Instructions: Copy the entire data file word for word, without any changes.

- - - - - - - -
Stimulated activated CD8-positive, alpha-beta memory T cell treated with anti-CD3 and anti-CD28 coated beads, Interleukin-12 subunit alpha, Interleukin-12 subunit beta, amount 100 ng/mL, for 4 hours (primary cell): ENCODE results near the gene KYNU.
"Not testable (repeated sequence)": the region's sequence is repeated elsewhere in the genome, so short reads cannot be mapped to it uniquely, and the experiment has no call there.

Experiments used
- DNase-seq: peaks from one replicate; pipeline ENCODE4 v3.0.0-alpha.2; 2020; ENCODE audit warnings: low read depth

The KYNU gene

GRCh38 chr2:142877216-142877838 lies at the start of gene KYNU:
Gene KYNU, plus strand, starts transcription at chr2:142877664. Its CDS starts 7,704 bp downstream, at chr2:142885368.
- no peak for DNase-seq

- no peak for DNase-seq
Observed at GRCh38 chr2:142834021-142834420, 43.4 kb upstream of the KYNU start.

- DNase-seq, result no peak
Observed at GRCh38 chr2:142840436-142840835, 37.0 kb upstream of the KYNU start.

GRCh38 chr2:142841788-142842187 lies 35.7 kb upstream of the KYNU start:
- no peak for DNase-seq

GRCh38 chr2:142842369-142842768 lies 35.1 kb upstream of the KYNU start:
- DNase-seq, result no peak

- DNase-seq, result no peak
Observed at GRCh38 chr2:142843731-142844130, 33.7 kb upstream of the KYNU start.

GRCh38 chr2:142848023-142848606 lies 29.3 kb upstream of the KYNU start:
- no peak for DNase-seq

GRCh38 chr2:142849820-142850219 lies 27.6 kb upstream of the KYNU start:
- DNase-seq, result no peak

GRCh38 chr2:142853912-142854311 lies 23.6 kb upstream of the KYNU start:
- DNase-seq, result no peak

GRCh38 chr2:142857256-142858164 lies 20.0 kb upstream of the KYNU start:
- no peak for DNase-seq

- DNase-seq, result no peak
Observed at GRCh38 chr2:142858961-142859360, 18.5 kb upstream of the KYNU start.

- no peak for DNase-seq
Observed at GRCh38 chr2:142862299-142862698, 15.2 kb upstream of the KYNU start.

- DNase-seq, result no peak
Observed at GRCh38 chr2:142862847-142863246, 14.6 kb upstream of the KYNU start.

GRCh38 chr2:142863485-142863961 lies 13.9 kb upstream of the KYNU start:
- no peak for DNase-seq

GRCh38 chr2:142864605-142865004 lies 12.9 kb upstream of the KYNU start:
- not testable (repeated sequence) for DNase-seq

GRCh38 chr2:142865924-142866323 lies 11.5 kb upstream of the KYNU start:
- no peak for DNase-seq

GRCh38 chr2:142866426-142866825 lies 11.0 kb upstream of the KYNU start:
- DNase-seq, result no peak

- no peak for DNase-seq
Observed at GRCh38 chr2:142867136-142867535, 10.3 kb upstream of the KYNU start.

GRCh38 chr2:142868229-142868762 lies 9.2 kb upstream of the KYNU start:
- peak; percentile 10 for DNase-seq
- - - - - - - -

Stimulated activated CD8-positive, alpha-beta memory T cell treated with anti-CD3 and anti-CD28 coated beads, Interleukin-12 subunit alpha, Interleukin-12 subunit beta, amount 100 ng/mL, for 4 hours (primary cell): ENCODE results near the gene KYNU.
"Not testable (repeated sequence)": the region's sequence is repeated elsewhere in the genome, so short reads cannot be mapped to it uniquely, and the experiment has no call there.

Experiments used
- DNase-seq: peaks from one replicate; pipeline ENCODE4 v3.0.0-alpha.2; 2020; ENCODE audit warnings: low read depth

The KYNU gene

GRCh38 chr2:142877216-142877838 lies at the start of gene KYNU:
Gene KYNU, plus strand, starts transcription at chr2:142877664. Its CDS starts 7,704 bp downstream, at chr2:142885368.
- no peak for DNase-seq

- no peak for DNase-seq
Observed at GRCh38 chr2:142834021-142834420, 43.4 kb upstream of the KYNU start.

- DNase-seq, result no peak
Observed at GRCh38 chr2:142840436-142840835, 37.0 kb upstream of the KYNU start.

GRCh38 chr2:142841788-142842187 lies 35.7 kb upstream of the KYNU start:
- no peak for DNase-seq

GRCh38 chr2:142842369-142842768 lies 35.1 kb upstream of the KYNU start:
- DNase-seq, result no peak

- DNase-seq, result no peak
Observed at GRCh38 chr2:142843731-142844130, 33.7 kb upstream of the KYNU start.

GRCh38 chr2:142848023-142848606 lies 29.3 kb upstream of the KYNU start:
- no peak for DNase-seq

GRCh38 chr2:142849820-142850219 lies 27.6 kb upstream of the KYNU start:
- DNase-seq, result no peak

GRCh38 chr2:142853912-142854311 lies 23.6 kb upstream of the KYNU start:
- DNase-seq, result no peak

GRCh38 chr2:142857256-142858164 lies 20.0 kb upstream of the KYNU start:
- no peak for DNase-seq

- DNase-seq, result no peak
Observed at GRCh38 chr2:142858961-142859360, 18.5 kb upstream of the KYNU start.

- no peak for DNase-seq
Observed at GRCh38 chr2:142862299-142862698, 15.2 kb upstream of the KYNU start.

- DNase-seq, result no peak
Observed at GRCh38 chr2:142862847-142863246, 14.6 kb upstream of the KYNU start.

GRCh38 chr2:142863485-142863961 lies 13.9 kb upstream of the KYNU start:
- no peak for DNase-seq

GRCh38 chr2:142864605-142865004 lies 12.9 kb upstream of the KYNU start:
- not testable (repeated sequence) for DNase-seq

GRCh38 chr2:142865924-142866323 lies 11.5 kb upstream of the KYNU start:
- no peak for DNase-seq

GRCh38 chr2:142866426-142866825 lies 11.0 kb upstream of the KYNU start:
- DNase-seq, result no peak

- no peak for DNase-seq
Observed at GRCh38 chr2:142867136-142867535, 10.3 kb upstream of the KYNU start.

GRCh38 chr2:142868229-142868762 lies 9.2 kb upstream of the KYNU start:
- peak; percentile 10 for DNase-seq